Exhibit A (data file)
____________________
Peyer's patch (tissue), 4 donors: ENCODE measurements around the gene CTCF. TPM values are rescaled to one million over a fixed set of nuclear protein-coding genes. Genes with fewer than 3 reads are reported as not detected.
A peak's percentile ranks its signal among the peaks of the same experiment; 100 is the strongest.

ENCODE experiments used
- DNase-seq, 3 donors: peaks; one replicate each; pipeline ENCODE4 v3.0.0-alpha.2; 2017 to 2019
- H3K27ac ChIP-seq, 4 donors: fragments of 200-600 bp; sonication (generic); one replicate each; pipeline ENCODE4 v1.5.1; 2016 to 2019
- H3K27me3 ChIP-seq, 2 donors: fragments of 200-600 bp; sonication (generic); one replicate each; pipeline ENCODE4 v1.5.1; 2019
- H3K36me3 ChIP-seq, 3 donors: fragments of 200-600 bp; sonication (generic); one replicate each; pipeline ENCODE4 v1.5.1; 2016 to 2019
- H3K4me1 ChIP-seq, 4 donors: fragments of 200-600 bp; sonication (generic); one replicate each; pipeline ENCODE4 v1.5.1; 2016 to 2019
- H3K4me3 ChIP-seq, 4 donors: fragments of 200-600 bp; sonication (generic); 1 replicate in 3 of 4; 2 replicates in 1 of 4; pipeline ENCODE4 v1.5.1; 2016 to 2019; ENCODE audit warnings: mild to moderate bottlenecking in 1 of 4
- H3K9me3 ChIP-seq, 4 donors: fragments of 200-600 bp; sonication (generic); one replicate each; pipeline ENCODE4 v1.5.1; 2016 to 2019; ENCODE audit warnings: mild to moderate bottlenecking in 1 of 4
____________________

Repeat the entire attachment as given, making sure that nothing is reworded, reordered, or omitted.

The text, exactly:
Peyer's patch (tissue), 4 donors: ENCODE measurements around the gene CTCF. TPM values are rescaled to one million over a fixed set of nuclear protein-coding genes. Genes with fewer than 3 reads are reported as not detected.
A peak's percentile ranks its signal among the peaks of the same experiment; 100 is the strongest.

ENCODE experiments used
- DNase-seq, 3 donors: peaks; one replicate each; pipeline ENCODE4 v3.0.0-alpha.2; 2017 to 2019
- H3K27ac ChIP-seq, 4 donors: fragments of 200-600 bp; sonication (generic); one replicate each; pipeline ENCODE4 v1.5.1; 2016 to 2019
- H3K27me3 ChIP-seq, 2 donors: fragments of 200-600 bp; sonication (generic); one replicate each; pipeline ENCODE4 v1.5.1; 2019
- H3K36me3 ChIP-seq, 3 donors: fragments of 200-600 bp; sonication (generic); one replicate each; pipeline ENCODE4 v1.5.1; 2016 to 2019
- H3K4me1 ChIP-seq, 4 donors: fragments of 200-600 bp; sonication (generic); one replicate each; pipeline ENCODE4 v1.5.1; 2016 to 2019
- H3K4me3 ChIP-seq, 4 donors: fragments of 200-600 bp; sonication (generic); 1 replicate in 3 of 4; 2 replicates in 1 of 4; pipeline ENCODE4 v1.5.1; 2016 to 2019; ENCODE audit warnings: mild to moderate bottlenecking in 1 of 4
- H3K9me3 ChIP-seq, 4 donors: fragments of 200-600 bp; sonication (generic); one replicate each; pipeline ENCODE4 v1.5.1; 2016 to 2019; ENCODE audit warnings: mild to moderate bottlenecking in 1 of 4